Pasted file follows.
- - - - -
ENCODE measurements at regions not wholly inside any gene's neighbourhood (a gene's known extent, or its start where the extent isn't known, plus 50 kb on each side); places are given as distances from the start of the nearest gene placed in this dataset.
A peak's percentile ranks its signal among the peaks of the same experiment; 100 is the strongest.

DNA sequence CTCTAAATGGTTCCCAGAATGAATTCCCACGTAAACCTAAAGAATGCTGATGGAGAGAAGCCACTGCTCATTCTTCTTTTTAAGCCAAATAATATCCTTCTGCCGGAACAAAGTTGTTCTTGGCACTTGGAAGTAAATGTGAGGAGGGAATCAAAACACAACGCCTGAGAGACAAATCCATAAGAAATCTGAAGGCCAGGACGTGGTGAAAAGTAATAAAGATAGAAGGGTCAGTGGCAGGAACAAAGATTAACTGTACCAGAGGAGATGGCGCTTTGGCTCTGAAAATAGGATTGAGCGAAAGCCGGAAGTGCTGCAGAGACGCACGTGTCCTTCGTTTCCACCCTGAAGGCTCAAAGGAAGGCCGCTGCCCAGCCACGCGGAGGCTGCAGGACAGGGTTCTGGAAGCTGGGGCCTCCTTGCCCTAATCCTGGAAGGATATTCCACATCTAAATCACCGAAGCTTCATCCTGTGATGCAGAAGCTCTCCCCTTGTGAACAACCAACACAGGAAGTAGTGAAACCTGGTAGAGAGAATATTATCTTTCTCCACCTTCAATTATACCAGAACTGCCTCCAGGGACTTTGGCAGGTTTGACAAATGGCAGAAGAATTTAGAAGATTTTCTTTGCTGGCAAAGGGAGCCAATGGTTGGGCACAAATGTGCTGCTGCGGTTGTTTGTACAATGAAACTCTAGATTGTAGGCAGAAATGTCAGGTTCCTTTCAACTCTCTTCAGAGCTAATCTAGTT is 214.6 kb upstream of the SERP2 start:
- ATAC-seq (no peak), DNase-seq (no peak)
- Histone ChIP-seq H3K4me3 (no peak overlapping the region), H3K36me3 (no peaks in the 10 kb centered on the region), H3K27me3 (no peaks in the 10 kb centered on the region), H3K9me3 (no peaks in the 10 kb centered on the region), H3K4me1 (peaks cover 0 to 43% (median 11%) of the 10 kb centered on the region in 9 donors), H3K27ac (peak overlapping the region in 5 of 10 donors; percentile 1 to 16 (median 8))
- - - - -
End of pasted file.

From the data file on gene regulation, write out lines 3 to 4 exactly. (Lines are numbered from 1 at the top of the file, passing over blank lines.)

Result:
DNA sequence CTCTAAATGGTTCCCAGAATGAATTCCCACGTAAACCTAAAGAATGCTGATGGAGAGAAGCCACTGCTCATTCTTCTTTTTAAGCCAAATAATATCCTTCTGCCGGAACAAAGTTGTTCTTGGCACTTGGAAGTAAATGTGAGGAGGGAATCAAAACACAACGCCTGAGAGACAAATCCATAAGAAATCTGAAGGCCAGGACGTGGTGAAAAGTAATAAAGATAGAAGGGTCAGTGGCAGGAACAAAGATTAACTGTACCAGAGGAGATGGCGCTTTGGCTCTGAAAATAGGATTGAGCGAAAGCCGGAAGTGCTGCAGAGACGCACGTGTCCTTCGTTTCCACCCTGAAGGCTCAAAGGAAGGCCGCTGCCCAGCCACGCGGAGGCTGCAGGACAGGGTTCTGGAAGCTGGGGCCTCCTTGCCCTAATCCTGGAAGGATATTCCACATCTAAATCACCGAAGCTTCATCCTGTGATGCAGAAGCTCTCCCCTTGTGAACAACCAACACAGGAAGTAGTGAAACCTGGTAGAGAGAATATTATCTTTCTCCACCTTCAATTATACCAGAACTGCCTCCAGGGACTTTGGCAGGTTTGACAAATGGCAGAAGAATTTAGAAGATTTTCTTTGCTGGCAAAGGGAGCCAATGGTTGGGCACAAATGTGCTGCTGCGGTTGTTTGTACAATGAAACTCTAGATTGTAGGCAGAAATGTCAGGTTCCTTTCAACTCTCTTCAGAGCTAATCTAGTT is 214.6 kb upstream of the SERP2 start:
- ATAC-seq (no peak), DNase-seq (no peak)